Loading presentation...

Present Remotely

Send the link below via email or IM


Present to your audience

Start remote presentation

  • Invited audience members will follow you as you navigate and present
  • People invited to a presentation do not need a Prezi account
  • This link expires 10 minutes after you close the presentation
  • A maximum of 30 users can follow your presentation
  • Learn more about this feature in our knowledge base article

Do you really want to delete this prezi?

Neither you, nor the coeditors you shared it with will be able to recover it again.


The Semiarid Climate Region

No description

Cassie M

on 15 February 2017

Comments (0)

Please log in to add your comment.

Report abuse

Transcript of The Semiarid Climate Region

The Semiarid Climate Region
Cassie McEntire
The Semiarid Climate Region, also called a steppe climate, is a dry climate often found around a desert or to one side of a mountain range. In the US, the Great Plains are a major semiarid region. Semiarid climates are also known as prairies or grasslands.
The Semiarid Region
Semiarid regions are found on all of the continents except Antarctica, and are between the latitudes of 55 degrees North and 40 degrees South. They are mainly found around deserts, and can have a mountain range to one side of them. They are usually inland, away from bodies of water, therefore away from much precipitation. In the US, there are a lot of places with a semiarid climate, including the Great Plains, Utah, the Dakotas, and parts of Montana. In Asia and Europe, there is also a region with a semiarid climate stretching from Hungary to China.
Semiarid regions usually get about 25-50 cm or rainfall per year, making them less dry than a desert, but still fairly dry. They receive enough rain for low grasses and bushes, but not enough for many trees. The temperature varies greatly between summer and winter, with the summer temperature averaging 21-27 degrees Celsius, and usually no higher than 38 degrees, with the winter being around 10 degrees Celsius. The summers are long and dry, but the winters usually bring more rainfall. Oftentimes, they experience cycles of rains and droughts.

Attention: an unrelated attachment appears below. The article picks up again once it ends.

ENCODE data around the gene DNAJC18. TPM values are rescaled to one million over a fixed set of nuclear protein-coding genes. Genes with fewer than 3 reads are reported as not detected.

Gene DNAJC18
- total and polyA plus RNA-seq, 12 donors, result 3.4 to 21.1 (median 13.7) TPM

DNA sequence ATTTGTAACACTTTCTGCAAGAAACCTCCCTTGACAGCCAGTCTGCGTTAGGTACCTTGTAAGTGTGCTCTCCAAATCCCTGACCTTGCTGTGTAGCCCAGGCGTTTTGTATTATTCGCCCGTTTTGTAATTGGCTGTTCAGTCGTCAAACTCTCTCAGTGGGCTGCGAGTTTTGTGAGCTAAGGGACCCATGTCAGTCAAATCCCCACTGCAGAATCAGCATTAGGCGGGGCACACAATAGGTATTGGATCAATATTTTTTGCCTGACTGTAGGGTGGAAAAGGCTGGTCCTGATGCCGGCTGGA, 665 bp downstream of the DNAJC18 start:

While the semiarid climate is too dry for most trees, there are a lot of short grasses and shrubs. Some specific plants include sagebrush, brittle brushes, white thorn, cat claw, lyceums, and tumbleweeds. Many of the plants have spines (like a cactus).
Some of the animals in the semiarid climates include kangaroo rats, skunks, and other rodents, snakes and lizards, insects like grasshoppers and ants, and burrowing owls. Also, things like cattle, sheep, and Angora goats do well in semiarid areas, because they can graze over multiple acres of land.
The plants and animals of semiarid regions have adapted in many ways to deal with the climate. Many of the animals burrow into the ground, to stay out of the heat and the sun. Some animals, and even insects, follow the shade of plants or sticks to stay cool. Plants can also be spiney or wooley (like a cactus) to shade the plant and reduce transpiration, or can reflect radiant energy with silvery or glossy leaves.
Animal and Plant Adaptations
In the past, humans have coped with the Semiarid climate by being nomadic and following the best source of water. Now, people drill deep wells and form irrigation systems. The climate is still too harsh, however, to house many major cities or industries.
How Humans Cope
Prentice Hall Earth Science Book
<img src="http://cdn.homes.com/cgi-bin/readimage/5668e394a35c446f30cd3ae16d689570/4428-gretchen-ct-lawrence-ks-66047-0.jpg" alt="4428-gretchen-ct-lawrence-ks-66047-0.jpg (1152×798)"/>
In different parts of the semiarid climate in the US, plants have to be planted and harvested in different seasons. For example, in the southern Great Plains (Kansas, Nebraska, Colorado), wheat is planted in the fall and harvested in the spring, while in the northern Great Plains (the Dakotas and parts of Montana), the harsh winters necessitate planting in the spring and harvesting in the fall.
Fun Fact
The dew that condensates overnight in places with semiarid climates can be very beneficial to the plants and animals, and there can sometimes be more dew than rainfall.
Another Fun Fact
The cooler nights in semiarid areas help both the plants and the animals, as they reduce moisture loss from things like transpiration, breathing, and sweating.
Yet Another Fun Fact

Move to Douglas County, Kansas, near Topeka, Kansas, and the home of the Kansas Jayhawks!
Your Dream Home in Douglas County, Kansas
Douglas County is the fifth most populated county in Kansas, with over 110,000 people. It was founded in 1854, and has many cities in it, like Lawrence and Eudora. There are many historic parks and areas, like the Courthouse and Black Jack Highway Park.
About Douglas County
Your Dream Home in Douglas County
There are many good schools in Douglas County, and there are three universities, including the University of Kansas. Go Jayhawks!

Also in Douglas County, there is Agritourism, a program where people can participate and visit different farms.
Education and Agritourism
Some Places to Visit in Douglas County
Full transcript